San Francisco, CA (PRWEB) April 28, 2007
The National Foundation for Teaching Entrepreneurship (NFTE) Bay Area announced that Christian Abrego from Menlo-Atherton High School and Andrew John Kutches from Turning Heads of San Francisco were selected as the winners in the 14th annual nationwide "NFTE Young Entrepreneurs of the Year" competition. NFTE is an international nonprofit organization that teaches entrepreneurship and business skills to low-income young people.
"Nothing is more rewarding than empowering young people with the belief that they can make a difference in their lives," comments Gerald Richards, Executive Director NFTE Bay Area. "We have seen what happens when students get engaged in their education; they want to learn when they have a practical way to apply the concepts," added Richards.
Abrego, 16 years old, is from East Palo Alto and launched Young Sprouts Event Marketing. Kutches, 20 years old, started Kutches Construction Company. Both students participate in classes using NFTE curriculum where they learned the skills to build a business. Abrego and Kutches flew to New York City for NFTE's "Salute to the Entrepreneurial Spirit" awards dinner. Winners receive a cash prize to serve as working capital for their businesses or to fund future educational pursuits.
NFTE, with the financial support of such national sponsors as The Goldman Sachs Foundation has been working with low-income young people for more than 20 years, teaching students to channel their creativity and turn their hobbies and dreams into viable businesses.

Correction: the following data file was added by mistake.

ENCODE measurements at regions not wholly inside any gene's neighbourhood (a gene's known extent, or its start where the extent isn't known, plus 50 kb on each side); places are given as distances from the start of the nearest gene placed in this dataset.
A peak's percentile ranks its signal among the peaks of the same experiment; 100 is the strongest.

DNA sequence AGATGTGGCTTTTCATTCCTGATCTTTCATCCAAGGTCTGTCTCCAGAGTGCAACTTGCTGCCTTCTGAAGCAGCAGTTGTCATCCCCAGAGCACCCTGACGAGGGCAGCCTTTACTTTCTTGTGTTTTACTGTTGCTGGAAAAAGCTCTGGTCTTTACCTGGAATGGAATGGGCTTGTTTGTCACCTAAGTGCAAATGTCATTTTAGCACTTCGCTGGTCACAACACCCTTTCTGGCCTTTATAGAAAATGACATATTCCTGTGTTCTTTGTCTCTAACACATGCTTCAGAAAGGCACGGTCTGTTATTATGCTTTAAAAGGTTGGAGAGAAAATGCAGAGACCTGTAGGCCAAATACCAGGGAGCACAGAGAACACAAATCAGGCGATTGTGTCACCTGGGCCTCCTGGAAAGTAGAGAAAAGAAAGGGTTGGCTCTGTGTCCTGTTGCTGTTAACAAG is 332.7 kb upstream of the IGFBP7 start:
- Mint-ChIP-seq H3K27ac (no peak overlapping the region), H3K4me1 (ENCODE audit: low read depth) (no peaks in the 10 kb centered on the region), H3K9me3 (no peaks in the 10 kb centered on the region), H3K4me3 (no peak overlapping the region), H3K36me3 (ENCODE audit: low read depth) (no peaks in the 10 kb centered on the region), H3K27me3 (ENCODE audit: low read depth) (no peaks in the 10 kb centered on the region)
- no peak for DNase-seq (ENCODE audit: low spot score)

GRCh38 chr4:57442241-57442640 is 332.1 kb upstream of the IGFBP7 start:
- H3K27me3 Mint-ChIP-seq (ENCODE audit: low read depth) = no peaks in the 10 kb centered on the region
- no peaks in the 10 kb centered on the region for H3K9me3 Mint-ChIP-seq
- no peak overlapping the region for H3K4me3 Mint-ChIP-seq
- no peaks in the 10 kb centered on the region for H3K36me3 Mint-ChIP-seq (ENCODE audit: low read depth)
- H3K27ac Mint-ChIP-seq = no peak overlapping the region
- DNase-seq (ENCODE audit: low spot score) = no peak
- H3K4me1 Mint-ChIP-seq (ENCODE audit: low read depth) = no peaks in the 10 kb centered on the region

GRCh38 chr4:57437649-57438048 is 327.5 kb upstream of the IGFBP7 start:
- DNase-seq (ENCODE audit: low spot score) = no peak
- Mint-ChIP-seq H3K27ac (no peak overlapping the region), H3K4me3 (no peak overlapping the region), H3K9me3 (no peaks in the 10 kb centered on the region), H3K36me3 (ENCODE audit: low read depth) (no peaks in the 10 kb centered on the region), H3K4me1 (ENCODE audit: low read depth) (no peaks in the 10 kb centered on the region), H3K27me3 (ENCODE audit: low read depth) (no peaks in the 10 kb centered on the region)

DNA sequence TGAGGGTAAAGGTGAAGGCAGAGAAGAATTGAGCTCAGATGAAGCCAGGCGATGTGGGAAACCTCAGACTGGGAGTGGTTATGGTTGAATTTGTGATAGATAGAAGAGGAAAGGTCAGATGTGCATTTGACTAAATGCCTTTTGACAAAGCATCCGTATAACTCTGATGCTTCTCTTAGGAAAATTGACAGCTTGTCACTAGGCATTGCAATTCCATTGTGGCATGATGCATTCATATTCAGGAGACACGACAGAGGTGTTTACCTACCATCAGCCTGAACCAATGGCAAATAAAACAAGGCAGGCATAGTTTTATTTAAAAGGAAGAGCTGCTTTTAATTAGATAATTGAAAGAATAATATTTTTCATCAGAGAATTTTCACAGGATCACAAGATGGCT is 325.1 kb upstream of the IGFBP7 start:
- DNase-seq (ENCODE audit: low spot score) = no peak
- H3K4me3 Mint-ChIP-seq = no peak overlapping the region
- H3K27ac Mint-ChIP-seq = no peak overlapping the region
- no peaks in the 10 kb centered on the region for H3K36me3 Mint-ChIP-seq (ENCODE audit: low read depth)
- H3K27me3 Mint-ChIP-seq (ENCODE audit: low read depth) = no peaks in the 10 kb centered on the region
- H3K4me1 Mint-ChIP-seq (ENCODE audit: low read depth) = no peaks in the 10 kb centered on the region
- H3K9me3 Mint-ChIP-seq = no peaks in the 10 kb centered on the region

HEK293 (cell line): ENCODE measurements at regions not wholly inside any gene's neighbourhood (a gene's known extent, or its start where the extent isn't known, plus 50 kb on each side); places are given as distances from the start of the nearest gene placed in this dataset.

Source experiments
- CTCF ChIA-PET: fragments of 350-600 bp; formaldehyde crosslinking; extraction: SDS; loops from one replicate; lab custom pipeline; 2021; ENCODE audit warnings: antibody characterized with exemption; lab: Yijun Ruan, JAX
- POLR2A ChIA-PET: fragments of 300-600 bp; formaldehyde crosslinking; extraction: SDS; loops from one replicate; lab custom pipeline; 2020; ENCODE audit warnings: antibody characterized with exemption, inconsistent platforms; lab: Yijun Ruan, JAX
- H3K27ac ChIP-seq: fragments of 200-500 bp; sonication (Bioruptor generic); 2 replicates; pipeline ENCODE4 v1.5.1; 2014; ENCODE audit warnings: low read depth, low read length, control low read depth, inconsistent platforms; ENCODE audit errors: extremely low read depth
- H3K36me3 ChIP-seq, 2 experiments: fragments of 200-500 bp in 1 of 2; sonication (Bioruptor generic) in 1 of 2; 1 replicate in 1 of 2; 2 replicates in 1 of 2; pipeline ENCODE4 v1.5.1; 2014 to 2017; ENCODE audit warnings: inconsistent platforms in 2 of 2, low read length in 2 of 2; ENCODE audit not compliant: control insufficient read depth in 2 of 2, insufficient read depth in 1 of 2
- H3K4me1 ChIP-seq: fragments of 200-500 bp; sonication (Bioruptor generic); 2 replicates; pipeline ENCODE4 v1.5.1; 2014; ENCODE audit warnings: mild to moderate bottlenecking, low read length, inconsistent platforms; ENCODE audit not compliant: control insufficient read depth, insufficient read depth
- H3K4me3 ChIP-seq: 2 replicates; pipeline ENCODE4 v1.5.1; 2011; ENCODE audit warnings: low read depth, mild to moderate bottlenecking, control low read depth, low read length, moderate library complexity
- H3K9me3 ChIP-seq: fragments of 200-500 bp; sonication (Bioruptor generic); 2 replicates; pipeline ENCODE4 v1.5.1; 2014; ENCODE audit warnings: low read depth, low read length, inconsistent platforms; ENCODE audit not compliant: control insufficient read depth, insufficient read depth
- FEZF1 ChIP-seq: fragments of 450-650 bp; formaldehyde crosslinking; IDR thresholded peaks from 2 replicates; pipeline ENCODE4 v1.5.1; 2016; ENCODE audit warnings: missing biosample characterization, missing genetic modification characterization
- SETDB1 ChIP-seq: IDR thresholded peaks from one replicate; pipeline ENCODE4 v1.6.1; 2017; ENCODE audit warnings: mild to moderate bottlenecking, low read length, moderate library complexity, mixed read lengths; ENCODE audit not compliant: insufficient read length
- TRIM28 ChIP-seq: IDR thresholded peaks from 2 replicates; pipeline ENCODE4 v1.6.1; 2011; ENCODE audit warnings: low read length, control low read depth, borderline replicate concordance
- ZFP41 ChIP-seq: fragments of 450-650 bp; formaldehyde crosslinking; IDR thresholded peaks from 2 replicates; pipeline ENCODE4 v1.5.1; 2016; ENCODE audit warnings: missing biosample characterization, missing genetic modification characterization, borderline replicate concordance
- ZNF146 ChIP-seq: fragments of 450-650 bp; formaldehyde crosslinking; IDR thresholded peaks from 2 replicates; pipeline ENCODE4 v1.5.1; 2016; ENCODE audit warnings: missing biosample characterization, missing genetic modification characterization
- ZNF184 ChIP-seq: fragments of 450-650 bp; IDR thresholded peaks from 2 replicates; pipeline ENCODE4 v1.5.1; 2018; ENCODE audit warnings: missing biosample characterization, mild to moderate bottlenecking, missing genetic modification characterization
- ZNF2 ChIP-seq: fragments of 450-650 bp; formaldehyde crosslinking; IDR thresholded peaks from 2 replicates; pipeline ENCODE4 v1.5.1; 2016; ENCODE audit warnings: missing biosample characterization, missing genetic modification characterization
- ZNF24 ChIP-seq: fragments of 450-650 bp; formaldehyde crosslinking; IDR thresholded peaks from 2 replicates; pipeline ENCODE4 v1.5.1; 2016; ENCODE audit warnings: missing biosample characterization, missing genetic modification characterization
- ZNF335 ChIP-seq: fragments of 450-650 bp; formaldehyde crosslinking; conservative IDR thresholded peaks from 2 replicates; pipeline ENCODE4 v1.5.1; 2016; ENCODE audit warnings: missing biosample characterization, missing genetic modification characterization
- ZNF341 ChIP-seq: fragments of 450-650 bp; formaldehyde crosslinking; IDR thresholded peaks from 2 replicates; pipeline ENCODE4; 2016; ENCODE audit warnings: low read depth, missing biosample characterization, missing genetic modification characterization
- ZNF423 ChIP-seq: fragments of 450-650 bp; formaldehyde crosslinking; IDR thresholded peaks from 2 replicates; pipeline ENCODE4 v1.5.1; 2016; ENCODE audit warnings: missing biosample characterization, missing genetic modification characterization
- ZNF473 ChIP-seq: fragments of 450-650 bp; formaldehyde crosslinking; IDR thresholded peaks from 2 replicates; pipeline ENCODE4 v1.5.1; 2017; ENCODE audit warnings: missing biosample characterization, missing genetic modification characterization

NFTE's entrepreneurship education program teaches students the business skills they need to start their own small business, while reinforcing basic academic skills. Richards adds, "Many neighborhoods are filled with talented children who just need help finding their talents. NFTE's goal is to give young people the skills and confidence to unlock their true potential, so they can improve their lives and their communities."
Research shows that NFTE's program has a strong and positive impact on many of its graduates. A study conducted by Harvard University Graduate School of Education indicates that youth entrepreneurship programs such as NFTE are particularly effective at keeping students from low-income urban backgrounds on the academic track and can be a significant force in driving them toward high achievement and leadership.
Further, a recent study conducted by Brandeis University has shown that when compared to a control group, NFTE graduates are 30 times more likely to start their own businesses, and they are 20 times more knowledgeable about entrepreneurship and basic business concepts.
The National Foundation for Teaching Entrepreneurship (http://www.nfte.com) is a 501 (c) (3) non-profit organization, whose mission is to teach entrepreneurship to young people from low-income communities to enhance their economic productivity by improving their business, academic, and life skills. Since 1987, NFTE has reached over 150,000 youth and trained more than 4,100 Certified Entrepreneurship Teachers. Currently NFTE has active programs in 25 states and 13 countries.